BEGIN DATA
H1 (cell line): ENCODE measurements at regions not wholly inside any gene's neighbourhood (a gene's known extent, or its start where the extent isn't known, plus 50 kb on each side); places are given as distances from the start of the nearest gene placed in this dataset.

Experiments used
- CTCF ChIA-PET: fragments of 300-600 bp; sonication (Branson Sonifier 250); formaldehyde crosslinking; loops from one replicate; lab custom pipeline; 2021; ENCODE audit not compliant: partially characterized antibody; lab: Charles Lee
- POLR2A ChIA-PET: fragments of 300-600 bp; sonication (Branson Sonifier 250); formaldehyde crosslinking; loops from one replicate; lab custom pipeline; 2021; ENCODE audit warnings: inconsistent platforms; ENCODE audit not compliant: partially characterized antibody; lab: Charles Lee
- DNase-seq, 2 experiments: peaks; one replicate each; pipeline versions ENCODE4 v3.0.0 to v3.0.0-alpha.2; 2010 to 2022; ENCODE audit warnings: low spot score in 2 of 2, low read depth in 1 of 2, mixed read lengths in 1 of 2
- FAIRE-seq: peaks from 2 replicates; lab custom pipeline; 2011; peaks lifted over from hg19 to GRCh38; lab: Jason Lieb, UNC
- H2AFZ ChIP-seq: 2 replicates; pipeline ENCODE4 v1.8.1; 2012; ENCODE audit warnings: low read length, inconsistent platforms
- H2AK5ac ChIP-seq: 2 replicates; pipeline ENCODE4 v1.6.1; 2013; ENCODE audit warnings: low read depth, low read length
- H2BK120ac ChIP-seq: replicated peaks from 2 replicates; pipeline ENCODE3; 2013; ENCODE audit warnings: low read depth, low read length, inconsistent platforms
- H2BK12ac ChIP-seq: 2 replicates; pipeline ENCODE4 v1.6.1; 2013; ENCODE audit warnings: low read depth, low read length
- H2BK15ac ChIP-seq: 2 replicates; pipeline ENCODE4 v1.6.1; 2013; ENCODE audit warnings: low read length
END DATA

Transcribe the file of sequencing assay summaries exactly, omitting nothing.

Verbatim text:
H1 (cell line): ENCODE measurements at regions not wholly inside any gene's neighbourhood (a gene's known extent, or its start where the extent isn't known, plus 50 kb on each side); places are given as distances from the start of the nearest gene placed in this dataset.

Experiments used
- CTCF ChIA-PET: fragments of 300-600 bp; sonication (Branson Sonifier 250); formaldehyde crosslinking; loops from one replicate; lab custom pipeline; 2021; ENCODE audit not compliant: partially characterized antibody; lab: Charles Lee
- POLR2A ChIA-PET: fragments of 300-600 bp; sonication (Branson Sonifier 250); formaldehyde crosslinking; loops from one replicate; lab custom pipeline; 2021; ENCODE audit warnings: inconsistent platforms; ENCODE audit not compliant: partially characterized antibody; lab: Charles Lee
- DNase-seq, 2 experiments: peaks; one replicate each; pipeline versions ENCODE4 v3.0.0 to v3.0.0-alpha.2; 2010 to 2022; ENCODE audit warnings: low spot score in 2 of 2, low read depth in 1 of 2, mixed read lengths in 1 of 2
- FAIRE-seq: peaks from 2 replicates; lab custom pipeline; 2011; peaks lifted over from hg19 to GRCh38; lab: Jason Lieb, UNC
- H2AFZ ChIP-seq: 2 replicates; pipeline ENCODE4 v1.8.1; 2012; ENCODE audit warnings: low read length, inconsistent platforms
- H2AK5ac ChIP-seq: 2 replicates; pipeline ENCODE4 v1.6.1; 2013; ENCODE audit warnings: low read depth, low read length
- H2BK120ac ChIP-seq: replicated peaks from 2 replicates; pipeline ENCODE3; 2013; ENCODE audit warnings: low read depth, low read length, inconsistent platforms
- H2BK12ac ChIP-seq: 2 replicates; pipeline ENCODE4 v1.6.1; 2013; ENCODE audit warnings: low read depth, low read length
- H2BK15ac ChIP-seq: 2 replicates; pipeline ENCODE4 v1.6.1; 2013; ENCODE audit warnings: low read length